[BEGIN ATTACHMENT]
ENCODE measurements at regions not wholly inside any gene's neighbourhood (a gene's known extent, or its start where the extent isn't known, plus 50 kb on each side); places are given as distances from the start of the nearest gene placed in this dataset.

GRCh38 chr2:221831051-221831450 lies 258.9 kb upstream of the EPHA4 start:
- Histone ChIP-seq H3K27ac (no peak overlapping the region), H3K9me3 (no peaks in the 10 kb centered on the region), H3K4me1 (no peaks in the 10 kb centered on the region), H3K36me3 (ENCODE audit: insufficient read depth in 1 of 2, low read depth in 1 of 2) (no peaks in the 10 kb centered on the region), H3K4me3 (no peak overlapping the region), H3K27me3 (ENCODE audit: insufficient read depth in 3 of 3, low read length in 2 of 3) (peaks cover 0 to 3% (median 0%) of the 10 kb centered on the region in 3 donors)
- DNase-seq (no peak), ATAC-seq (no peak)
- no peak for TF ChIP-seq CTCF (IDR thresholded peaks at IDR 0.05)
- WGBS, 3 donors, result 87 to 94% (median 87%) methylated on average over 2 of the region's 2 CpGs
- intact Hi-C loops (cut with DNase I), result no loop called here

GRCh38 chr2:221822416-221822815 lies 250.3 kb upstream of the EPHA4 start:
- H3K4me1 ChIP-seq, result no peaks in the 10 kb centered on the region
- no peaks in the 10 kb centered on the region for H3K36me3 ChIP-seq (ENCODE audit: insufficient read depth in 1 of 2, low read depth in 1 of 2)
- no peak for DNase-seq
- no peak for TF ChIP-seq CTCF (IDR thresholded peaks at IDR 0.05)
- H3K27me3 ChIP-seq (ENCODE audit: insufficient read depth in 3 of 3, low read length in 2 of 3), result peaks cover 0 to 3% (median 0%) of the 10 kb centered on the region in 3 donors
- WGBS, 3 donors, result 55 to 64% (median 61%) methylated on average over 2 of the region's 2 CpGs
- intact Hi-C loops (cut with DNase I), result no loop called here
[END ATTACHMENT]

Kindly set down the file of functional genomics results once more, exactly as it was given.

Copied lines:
ENCODE measurements at regions not wholly inside any gene's neighbourhood (a gene's known extent, or its start where the extent isn't known, plus 50 kb on each side); places are given as distances from the start of the nearest gene placed in this dataset.

GRCh38 chr2:221831051-221831450 lies 258.9 kb upstream of the EPHA4 start:
- Histone ChIP-seq H3K27ac (no peak overlapping the region), H3K9me3 (no peaks in the 10 kb centered on the region), H3K4me1 (no peaks in the 10 kb centered on the region), H3K36me3 (ENCODE audit: insufficient read depth in 1 of 2, low read depth in 1 of 2) (no peaks in the 10 kb centered on the region), H3K4me3 (no peak overlapping the region), H3K27me3 (ENCODE audit: insufficient read depth in 3 of 3, low read length in 2 of 3) (peaks cover 0 to 3% (median 0%) of the 10 kb centered on the region in 3 donors)
- DNase-seq (no peak), ATAC-seq (no peak)
- no peak for TF ChIP-seq CTCF (IDR thresholded peaks at IDR 0.05)
- WGBS, 3 donors, result 87 to 94% (median 87%) methylated on average over 2 of the region's 2 CpGs
- intact Hi-C loops (cut with DNase I), result no loop called here

GRCh38 chr2:221822416-221822815 lies 250.3 kb upstream of the EPHA4 start:
- H3K4me1 ChIP-seq, result no peaks in the 10 kb centered on the region
- no peaks in the 10 kb centered on the region for H3K36me3 ChIP-seq (ENCODE audit: insufficient read depth in 1 of 2, low read depth in 1 of 2)
- no peak for DNase-seq
- no peak for TF ChIP-seq CTCF (IDR thresholded peaks at IDR 0.05)
- H3K27me3 ChIP-seq (ENCODE audit: insufficient read depth in 3 of 3, low read length in 2 of 3), result peaks cover 0 to 3% (median 0%) of the 10 kb centered on the region in 3 donors
- WGBS, 3 donors, result 55 to 64% (median 61%) methylated on average over 2 of the region's 2 CpGs
- intact Hi-C loops (cut with DNase I), result no loop called here